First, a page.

Drought: Withered west parched while others states get much needed rain


HOUSTON, Texas (KIAH) For the third straight week, Extreme (D3)/Exceptional (D4) Drought in the United States has set a drought record. With 22.4% of the nation in D3/D4 compared to 22.1% last week. The high prior to the 2020/2021 drought was Aug 7, 2012, at 20.2%.


This week’s precipitation outlook from the National Weather Service (NWS) shows Minnesota and Iowa, being the two midwestern states facing the most severe drought, getting a good dose of rain. Same for much of the Northern Plains, outside precipitation for Arizona, New Mexico, Montana, and a few other spots, but the West looks bone dry.


On the other hand the latest seasonal assessment shows widespread severe (D2) to exceptional (D4) drought continues across much of the West, Northern Great Plains, and Upper Mississippi Valley. Drought intensified for parts of California, the Pacific Northwest, Northern Rockies, and Northern Great Plains since mid-July, due to above-normal temperatures and lack of sufficient rainfall. Drought is expected to persist for nearly all of the western and north-central U.S. through the end of November, but an increasingly wet climatology later in the fall season favors improvement for the coastal Pacific Northwest.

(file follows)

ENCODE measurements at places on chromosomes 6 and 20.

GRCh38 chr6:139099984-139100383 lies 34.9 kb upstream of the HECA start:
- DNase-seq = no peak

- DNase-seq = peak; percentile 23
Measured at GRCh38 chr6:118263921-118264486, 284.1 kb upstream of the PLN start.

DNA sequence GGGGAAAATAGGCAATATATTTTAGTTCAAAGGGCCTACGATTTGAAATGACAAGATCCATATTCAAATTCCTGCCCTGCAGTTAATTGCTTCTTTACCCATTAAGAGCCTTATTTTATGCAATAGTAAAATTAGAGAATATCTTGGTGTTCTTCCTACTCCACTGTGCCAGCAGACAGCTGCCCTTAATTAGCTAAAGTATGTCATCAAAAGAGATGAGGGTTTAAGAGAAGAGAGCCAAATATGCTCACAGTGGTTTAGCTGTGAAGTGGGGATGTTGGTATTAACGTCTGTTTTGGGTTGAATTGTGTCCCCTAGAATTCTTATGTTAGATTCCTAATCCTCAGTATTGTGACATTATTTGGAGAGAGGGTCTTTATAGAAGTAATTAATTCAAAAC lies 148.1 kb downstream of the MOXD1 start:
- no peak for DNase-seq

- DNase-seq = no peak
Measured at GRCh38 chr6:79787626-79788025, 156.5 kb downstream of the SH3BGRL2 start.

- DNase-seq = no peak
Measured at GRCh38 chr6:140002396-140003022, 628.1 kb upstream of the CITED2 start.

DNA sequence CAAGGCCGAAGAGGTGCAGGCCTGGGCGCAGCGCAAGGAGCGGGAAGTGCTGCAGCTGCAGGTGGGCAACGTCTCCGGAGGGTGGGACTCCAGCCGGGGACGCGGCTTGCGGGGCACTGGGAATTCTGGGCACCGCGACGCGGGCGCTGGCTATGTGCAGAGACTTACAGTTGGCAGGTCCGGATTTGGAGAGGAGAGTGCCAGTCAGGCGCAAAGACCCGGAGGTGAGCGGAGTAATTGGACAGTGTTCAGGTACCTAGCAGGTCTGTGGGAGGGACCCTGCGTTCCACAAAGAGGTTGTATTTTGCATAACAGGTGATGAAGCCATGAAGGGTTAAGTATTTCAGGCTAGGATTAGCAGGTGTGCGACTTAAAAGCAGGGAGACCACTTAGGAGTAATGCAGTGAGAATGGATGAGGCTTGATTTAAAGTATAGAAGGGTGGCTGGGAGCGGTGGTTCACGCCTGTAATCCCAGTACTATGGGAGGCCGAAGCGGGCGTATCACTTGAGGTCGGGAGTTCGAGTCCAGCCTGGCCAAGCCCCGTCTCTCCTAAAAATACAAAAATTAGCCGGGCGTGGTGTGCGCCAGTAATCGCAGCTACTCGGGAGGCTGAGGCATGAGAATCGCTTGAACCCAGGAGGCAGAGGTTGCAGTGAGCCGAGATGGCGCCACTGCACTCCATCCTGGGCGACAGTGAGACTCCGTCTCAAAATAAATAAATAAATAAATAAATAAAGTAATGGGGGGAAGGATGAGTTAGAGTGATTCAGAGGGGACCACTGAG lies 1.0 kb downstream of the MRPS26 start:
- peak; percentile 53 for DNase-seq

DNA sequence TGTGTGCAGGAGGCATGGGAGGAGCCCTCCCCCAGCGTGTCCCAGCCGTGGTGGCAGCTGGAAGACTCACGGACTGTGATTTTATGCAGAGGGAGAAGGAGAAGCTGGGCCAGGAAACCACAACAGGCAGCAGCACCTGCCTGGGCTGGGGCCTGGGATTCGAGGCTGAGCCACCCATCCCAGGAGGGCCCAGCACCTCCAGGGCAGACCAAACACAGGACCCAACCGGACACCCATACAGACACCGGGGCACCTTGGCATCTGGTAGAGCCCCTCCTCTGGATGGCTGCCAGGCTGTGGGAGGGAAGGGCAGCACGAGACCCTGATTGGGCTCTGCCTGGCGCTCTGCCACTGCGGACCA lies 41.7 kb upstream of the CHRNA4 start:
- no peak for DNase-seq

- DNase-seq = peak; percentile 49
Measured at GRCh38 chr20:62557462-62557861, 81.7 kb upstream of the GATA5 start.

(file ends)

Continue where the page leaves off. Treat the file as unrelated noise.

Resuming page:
Drought is forecast to expand across the Central Great Plains, based on short-term precipitation deficits, low soil moisture, and favored above-normal temperatures and below-normal precipitation at most forecast time scales. A robust North American Monsoon resulted in drought relief across the Southwest this summer and additional small improvements could occur during the remainder of August and into September. However, broad-scale persistence is the most likely outcome since long-term drought impacts are likely to continue beyond November and a drying climatology begins later in the outlook period.

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